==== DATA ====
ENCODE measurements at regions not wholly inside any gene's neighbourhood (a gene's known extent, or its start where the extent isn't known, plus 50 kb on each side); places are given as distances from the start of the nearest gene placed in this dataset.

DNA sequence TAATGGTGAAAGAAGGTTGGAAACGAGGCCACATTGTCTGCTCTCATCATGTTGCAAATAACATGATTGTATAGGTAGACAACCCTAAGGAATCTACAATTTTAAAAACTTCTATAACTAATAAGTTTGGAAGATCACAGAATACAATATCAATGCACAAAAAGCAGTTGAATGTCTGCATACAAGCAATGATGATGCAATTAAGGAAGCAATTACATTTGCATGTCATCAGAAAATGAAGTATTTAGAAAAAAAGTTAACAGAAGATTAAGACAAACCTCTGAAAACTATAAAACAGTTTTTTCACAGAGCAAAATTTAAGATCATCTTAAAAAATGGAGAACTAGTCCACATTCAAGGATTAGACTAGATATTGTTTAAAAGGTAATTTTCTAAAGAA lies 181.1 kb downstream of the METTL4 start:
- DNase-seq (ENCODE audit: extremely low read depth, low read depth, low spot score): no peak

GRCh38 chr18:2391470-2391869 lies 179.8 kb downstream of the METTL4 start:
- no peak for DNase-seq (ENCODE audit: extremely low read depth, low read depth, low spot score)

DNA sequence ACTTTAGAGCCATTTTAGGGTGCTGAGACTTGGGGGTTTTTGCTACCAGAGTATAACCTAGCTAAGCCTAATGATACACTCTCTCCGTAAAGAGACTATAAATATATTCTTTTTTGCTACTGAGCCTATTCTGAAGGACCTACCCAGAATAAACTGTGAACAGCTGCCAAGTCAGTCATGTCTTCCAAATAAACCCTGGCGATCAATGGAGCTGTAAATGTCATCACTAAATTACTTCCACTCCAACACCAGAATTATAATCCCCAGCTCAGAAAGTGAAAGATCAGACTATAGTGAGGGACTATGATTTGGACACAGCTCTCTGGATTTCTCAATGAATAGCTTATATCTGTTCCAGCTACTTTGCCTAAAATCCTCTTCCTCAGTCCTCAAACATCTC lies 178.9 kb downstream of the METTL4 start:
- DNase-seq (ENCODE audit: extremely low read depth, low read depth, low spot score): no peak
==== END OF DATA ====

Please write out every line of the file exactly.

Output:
ENCODE measurements at regions not wholly inside any gene's neighbourhood (a gene's known extent, or its start where the extent isn't known, plus 50 kb on each side); places are given as distances from the start of the nearest gene placed in this dataset.

DNA sequence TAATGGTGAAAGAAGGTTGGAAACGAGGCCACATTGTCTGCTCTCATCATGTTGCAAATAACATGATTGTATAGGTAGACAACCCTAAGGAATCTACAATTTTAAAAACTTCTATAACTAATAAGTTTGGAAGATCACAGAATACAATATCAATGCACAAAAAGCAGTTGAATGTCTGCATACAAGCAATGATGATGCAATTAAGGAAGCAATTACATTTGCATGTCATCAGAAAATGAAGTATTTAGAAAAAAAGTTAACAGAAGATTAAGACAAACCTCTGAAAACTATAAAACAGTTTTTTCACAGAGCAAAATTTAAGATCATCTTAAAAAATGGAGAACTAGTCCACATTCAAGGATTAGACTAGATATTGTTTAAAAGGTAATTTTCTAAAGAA lies 181.1 kb downstream of the METTL4 start:
- DNase-seq (ENCODE audit: extremely low read depth, low read depth, low spot score): no peak

GRCh38 chr18:2391470-2391869 lies 179.8 kb downstream of the METTL4 start:
- no peak for DNase-seq (ENCODE audit: extremely low read depth, low read depth, low spot score)

DNA sequence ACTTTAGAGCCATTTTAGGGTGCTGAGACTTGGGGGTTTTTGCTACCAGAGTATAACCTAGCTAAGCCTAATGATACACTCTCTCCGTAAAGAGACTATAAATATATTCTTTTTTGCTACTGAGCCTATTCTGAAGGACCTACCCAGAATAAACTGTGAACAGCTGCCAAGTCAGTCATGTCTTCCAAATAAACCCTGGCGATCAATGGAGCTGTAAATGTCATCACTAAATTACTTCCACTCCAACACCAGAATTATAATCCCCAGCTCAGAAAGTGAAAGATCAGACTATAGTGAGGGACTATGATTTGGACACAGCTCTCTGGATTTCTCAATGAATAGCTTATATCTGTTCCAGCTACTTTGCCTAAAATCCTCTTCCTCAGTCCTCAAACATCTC lies 178.9 kb downstream of the METTL4 start:
- DNase-seq (ENCODE audit: extremely low read depth, low read depth, low spot score): no peak